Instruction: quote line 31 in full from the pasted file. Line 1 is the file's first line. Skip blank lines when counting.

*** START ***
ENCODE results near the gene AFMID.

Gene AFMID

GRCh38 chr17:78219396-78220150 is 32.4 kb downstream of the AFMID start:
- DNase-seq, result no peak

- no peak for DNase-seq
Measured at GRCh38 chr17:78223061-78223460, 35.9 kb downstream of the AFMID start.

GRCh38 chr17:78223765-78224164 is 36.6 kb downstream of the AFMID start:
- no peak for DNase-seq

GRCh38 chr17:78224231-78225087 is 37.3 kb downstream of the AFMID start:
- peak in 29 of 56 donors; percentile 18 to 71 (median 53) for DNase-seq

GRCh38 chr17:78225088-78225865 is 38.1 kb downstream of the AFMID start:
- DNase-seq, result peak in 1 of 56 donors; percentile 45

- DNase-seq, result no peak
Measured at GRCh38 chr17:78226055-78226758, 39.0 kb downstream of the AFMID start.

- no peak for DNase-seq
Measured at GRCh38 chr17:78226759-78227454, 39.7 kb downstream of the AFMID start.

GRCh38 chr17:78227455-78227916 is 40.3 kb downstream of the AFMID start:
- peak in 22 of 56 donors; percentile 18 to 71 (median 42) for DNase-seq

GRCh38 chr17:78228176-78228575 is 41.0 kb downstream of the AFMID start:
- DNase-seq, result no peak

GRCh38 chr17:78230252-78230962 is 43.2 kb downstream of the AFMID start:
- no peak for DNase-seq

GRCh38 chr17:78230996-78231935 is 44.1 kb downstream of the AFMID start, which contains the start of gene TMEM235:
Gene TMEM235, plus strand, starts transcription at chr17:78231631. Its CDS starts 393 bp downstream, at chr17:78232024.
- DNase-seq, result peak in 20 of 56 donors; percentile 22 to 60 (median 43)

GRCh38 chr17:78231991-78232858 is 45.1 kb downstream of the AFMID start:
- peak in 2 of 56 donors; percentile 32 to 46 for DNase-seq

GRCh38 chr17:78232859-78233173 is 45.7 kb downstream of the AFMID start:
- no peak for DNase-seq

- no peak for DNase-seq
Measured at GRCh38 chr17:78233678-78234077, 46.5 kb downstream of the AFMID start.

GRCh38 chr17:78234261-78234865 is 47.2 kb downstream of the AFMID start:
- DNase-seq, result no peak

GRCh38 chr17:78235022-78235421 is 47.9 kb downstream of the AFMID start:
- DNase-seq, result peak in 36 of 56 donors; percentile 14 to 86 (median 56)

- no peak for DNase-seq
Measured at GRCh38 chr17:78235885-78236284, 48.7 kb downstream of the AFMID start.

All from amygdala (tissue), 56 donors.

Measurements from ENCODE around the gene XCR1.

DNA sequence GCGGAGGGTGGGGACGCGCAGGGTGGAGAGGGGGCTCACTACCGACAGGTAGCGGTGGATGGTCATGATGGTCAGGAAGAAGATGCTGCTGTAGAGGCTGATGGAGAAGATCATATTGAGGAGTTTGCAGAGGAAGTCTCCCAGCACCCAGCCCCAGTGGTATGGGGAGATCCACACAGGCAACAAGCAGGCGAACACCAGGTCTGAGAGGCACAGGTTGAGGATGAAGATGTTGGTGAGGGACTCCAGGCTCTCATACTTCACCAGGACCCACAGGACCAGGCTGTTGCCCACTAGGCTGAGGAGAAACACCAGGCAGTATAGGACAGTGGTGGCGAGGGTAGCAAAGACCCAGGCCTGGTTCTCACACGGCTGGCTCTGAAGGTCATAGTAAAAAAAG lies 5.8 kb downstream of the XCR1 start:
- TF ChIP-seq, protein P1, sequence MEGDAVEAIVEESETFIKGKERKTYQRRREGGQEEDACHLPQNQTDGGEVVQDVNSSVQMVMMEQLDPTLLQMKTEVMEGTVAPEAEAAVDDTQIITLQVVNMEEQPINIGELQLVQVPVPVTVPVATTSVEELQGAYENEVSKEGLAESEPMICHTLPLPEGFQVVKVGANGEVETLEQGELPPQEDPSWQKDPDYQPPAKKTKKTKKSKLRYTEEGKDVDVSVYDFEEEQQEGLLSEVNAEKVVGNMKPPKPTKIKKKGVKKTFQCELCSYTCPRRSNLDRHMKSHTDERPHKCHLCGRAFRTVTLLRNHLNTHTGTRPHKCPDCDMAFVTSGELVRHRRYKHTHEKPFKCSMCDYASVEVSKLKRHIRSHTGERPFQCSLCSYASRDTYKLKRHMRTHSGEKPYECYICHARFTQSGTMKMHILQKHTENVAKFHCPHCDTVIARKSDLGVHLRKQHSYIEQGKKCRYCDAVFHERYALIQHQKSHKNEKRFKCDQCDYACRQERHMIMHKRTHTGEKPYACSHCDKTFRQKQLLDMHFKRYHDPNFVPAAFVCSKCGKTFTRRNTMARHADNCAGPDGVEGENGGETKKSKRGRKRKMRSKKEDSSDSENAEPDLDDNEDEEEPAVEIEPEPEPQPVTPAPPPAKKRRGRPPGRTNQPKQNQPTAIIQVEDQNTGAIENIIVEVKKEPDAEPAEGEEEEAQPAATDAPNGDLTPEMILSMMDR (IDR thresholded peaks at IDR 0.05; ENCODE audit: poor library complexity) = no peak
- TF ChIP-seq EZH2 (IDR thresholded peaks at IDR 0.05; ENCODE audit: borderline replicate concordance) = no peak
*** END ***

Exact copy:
Measured at GRCh38 chr17:78233678-78234077, 46.5 kb downstream of the AFMID start.